For many firms, confirmation that England will be to move to step 4 of the roadmap from 19 July is welcome, particularly those who have struggled to stay afloat during the pandemic. But, with most legal restrictions set to end, many businesses will be looking for support on how to adjust to living with the virus. From 19 July, businesses that have been operating in a clear environment will be asked to operate in a much more undefined, ‘grey’ zone. Critical, then, will be building both consumer and employee confidence in this ‘new normal’. Here, the CBI will support members with the transition out of restrictions, providing insights and reference points of good practice on how firms can navigate this new challenge of living with the virus.
We will continue to update this article with new information and case studies as we gather more examples to ensure that we continue to support businesses as we move towards living with the virus.
Summary of the changes from 19 July
- Social distancing rules will end
- No limits on the number of people you can meet, either indoors or outdoors
- The government is no longer instructing people to work from home if they can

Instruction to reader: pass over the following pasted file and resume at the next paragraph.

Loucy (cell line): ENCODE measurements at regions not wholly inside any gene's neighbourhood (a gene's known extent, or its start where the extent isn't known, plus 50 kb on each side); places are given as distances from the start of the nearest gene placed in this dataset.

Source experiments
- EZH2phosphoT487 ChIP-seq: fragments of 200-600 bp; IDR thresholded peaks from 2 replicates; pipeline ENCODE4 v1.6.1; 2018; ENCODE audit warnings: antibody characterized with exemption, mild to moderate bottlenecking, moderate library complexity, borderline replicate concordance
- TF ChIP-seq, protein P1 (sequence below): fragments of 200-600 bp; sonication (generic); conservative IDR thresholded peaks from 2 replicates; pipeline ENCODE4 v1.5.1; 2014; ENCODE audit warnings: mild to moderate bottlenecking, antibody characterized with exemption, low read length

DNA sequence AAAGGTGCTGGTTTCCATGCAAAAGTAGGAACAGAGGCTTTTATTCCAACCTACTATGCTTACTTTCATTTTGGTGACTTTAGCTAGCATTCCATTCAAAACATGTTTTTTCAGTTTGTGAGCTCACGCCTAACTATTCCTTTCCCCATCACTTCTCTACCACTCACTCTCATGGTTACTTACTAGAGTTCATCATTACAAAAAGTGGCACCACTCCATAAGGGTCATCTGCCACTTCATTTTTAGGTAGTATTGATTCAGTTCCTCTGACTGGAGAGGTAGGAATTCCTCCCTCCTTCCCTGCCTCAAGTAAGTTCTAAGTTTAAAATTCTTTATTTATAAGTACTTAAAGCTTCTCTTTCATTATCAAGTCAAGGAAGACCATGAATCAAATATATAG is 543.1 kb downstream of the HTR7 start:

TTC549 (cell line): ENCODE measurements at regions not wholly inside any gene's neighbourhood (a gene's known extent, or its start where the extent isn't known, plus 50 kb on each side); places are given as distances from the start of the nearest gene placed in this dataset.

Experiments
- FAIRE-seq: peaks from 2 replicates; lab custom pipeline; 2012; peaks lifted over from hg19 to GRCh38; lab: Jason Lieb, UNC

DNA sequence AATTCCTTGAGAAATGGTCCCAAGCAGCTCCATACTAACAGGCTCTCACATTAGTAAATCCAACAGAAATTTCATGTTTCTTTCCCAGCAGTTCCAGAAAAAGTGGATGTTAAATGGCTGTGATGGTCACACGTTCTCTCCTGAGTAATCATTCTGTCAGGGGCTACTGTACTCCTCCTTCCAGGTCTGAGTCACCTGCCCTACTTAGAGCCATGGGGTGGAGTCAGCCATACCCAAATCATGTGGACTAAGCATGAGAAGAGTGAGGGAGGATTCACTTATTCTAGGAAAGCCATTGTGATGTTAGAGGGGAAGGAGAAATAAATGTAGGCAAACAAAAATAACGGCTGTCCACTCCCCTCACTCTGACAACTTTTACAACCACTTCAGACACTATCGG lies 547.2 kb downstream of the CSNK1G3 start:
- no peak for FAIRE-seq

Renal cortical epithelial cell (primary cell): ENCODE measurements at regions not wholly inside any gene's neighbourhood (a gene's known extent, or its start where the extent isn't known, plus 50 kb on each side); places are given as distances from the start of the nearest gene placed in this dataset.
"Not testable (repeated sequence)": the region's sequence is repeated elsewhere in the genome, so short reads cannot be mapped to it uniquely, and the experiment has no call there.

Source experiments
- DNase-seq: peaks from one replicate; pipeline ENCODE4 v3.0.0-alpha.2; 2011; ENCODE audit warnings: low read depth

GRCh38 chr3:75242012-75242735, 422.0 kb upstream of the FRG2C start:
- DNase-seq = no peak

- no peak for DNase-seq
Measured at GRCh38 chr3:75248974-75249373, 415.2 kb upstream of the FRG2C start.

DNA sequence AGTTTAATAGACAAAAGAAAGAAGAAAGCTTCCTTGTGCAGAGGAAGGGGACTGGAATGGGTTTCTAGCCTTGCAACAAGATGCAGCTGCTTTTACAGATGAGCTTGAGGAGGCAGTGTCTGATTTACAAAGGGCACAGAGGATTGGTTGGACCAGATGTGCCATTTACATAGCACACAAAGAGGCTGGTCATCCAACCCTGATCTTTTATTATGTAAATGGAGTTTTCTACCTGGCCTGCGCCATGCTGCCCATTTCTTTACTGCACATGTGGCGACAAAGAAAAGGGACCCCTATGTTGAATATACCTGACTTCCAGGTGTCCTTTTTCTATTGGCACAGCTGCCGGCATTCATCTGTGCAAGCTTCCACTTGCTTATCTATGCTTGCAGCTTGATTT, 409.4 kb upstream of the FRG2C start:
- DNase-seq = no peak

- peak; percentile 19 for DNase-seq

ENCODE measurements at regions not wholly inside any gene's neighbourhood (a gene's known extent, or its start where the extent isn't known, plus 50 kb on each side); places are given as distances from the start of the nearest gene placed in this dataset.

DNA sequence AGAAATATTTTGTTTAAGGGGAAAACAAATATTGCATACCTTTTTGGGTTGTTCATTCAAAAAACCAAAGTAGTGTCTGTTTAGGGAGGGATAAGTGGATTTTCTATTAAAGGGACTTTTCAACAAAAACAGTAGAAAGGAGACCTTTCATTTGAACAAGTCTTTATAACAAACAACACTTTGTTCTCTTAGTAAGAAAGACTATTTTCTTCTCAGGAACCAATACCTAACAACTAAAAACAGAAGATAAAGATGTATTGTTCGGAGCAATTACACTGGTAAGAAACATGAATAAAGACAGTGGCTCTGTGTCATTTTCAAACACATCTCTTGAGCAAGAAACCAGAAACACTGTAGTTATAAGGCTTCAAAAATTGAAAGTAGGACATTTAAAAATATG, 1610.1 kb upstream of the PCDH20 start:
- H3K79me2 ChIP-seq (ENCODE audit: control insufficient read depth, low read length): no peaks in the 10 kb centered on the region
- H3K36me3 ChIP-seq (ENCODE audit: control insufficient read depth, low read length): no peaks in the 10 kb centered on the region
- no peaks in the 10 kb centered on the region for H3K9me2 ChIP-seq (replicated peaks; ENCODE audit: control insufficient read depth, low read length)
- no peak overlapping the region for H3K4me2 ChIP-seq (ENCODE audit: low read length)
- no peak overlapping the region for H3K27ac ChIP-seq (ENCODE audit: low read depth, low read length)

- The legal requirement to wear face coverings will be lifted, although businesses/travel operators may decide to implement their own rules
- You should continue to self-isolate if you test positive, and take a PCR test if you develop symptoms.
What can business do?
As part of the transition out of restrictions, many businesses will be looking to undertake measures that drive employee and consumer confidence. For example, firms should update their risk assessments before making changes to their business operations. This is a process that typically requires engagement with employees, and will be a vital tool in building confidence and trust amongst staff and customers about the changes that the business has decided to undertake.
To help understand what changes – if any – may be appropriate for an individual business, the CBI is working with the Health and Safety Executive (HSE) to see what role HSE can play in supporting firms to effectively understand and assess the risk of their working environment, and what interventions are proportionate to that risk.
Principles for effective risk mitigation could include:
- Improved ventilation, a simple intervention that can reduce the risk of aerosol transmission in the workplace
- Cleaning workspaces and encouraging handwashing, reducing the risk posed by heavily utilised communal spaces